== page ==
First LED left on another planet⁺ by humans?

Space Exploration Asked on December 5, 2020

Light Emitting Diodes or LEDs are ubiquitous now, but I still remember riding my bike to Radio Shack and buying my first LED, checking the diagram on the back of the package, and getting a battery and a resistor to power it properly, going home, powering it up and seeing the deep red light from a semiconductor for the first time.

Question: When, where and why did humans first leave an LED on another astronomical body? Answer must attempt to address all three please!

⁺or astronomical body, though it will likely be a planet.

Related technology records:

4 Answers

July 20, 1976, Mars, Viking 1 lander.

In the article "Viking gas chromatograph–mass spectrometer" by Rushneck et al, Review of Scientific Instruments 49:817-834 (1978), section G (pp. 828-9) describes the GCMS's soil loader and pyrolyzer subassembly, which accepts a pulverized soil sample, loads it into an oven, and then seals and heats the oven.

As can be seen from Fig. 18, all mechanical functions are driven by two permanent magnet, incremental stepping motors: one drives the loader and carriage, and the other drives the clamp. ... Carriage and clamp positions are verified by signals from light emitting diode-phototransistor pairs on the carriage and clamp. These signals are fed into the GCMS computer and are used for verification of the proper function of the mechanism.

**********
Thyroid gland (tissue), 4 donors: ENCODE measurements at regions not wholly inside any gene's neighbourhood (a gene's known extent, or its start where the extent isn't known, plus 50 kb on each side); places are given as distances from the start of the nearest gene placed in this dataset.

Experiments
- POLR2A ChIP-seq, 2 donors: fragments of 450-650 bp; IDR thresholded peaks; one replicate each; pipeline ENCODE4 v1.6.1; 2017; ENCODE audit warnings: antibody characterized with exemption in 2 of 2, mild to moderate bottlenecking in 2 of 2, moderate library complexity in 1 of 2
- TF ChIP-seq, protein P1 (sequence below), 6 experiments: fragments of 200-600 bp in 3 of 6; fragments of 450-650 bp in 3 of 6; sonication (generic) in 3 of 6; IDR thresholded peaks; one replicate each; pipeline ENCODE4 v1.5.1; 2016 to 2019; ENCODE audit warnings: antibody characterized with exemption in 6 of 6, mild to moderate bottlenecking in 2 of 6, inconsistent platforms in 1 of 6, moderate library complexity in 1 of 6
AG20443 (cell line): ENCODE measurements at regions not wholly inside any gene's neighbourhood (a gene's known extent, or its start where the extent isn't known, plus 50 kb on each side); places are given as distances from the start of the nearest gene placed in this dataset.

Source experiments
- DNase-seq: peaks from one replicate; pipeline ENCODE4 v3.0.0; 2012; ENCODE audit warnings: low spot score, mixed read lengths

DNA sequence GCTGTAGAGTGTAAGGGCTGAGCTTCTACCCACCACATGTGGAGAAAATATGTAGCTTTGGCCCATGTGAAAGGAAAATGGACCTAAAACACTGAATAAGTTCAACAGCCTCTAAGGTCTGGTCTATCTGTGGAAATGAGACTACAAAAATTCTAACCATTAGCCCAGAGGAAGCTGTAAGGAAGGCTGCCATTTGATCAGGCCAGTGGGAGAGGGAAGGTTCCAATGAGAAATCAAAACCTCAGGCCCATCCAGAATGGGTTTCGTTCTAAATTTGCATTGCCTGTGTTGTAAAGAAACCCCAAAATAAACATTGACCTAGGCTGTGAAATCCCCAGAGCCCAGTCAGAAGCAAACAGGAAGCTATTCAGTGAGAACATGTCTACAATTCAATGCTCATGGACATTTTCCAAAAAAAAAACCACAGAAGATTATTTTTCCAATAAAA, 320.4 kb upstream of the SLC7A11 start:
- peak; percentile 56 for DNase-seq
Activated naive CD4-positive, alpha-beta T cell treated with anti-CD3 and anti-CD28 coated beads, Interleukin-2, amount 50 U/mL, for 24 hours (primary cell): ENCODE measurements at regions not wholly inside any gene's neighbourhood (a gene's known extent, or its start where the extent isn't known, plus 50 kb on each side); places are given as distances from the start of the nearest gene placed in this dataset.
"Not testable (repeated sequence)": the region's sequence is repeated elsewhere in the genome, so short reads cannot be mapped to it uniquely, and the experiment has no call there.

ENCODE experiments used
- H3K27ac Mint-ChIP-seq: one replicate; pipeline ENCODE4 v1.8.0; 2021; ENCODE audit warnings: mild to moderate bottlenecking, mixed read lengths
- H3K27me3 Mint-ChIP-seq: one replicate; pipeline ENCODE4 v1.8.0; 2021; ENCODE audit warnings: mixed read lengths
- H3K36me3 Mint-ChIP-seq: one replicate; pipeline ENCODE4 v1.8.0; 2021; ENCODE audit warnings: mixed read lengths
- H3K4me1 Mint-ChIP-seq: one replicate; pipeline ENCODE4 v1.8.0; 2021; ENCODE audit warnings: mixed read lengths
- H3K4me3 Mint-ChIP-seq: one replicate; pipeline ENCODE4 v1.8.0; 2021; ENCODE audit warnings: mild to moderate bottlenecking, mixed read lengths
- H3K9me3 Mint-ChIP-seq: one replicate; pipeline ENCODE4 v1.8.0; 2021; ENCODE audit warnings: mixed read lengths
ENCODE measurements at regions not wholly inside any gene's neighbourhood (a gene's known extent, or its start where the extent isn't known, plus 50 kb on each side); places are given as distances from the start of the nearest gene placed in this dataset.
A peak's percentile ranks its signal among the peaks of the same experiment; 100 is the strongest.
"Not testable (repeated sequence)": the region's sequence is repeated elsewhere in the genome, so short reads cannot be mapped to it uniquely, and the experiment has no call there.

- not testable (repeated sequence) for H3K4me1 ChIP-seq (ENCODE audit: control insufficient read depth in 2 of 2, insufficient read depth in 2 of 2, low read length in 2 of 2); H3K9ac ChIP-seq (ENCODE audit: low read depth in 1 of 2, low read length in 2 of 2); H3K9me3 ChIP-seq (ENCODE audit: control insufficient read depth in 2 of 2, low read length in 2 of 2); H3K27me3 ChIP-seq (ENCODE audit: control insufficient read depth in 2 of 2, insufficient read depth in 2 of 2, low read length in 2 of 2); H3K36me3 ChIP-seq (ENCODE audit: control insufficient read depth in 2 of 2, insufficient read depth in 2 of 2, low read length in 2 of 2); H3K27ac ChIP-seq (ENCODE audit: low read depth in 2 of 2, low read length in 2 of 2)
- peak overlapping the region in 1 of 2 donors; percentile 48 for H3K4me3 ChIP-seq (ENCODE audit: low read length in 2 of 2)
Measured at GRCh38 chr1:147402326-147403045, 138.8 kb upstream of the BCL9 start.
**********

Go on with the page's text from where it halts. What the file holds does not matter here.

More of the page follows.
figure 18

This paragraph also directs the reader to further details in ref. 94,

Encoder Assy P/N 550050, 550052, [available from] Beckman Instruments Inc, Advanced Technology Operations, 1630 S. State College Blvd., Anaheim, CA 92806

but that may be a dead end by now.

quoted text

Answered by Camille Goudeseune on December 5, 2020

The Vega 1 balloon that entered the atmosphere of Venus on June 11, 1985, had LEDs on the anemometer:

The diameter of the rotating anemometer was 25 cm. The rotor was mounted on ball bearings, and rotation was monitored by a coded disk and two sets of light-emitting diode (LED) light sources and solid-state detectors.

Source: VEGA Balloon System and Instrumentation - Kremnev, et al.

Answered by called2voyage on December 5, 2020

July 20, 1976, Mars, Viking 1 lander.

(You're really not going to like this one.)

The lander's cameras included an array of 12 photodiodes to measure various things. One reference even plots each photodiode's spectral sensitivity; the abstract of another paper gives enough evidence for their existence.

But every photodiode also acts as a (rather inefficient) LED. QED!

Answered by Camille Goudeseune on December 5, 2020

May 25, 2008, Phoenix Mars Lander. (Surely there's an earlier lunar example?)

The Robotic Arm Camera took an image of the Robotic Arm scoop using its red LED (Light-Emitting Diode) lamp.

Answered by Camille Goudeseune on December 5, 2020

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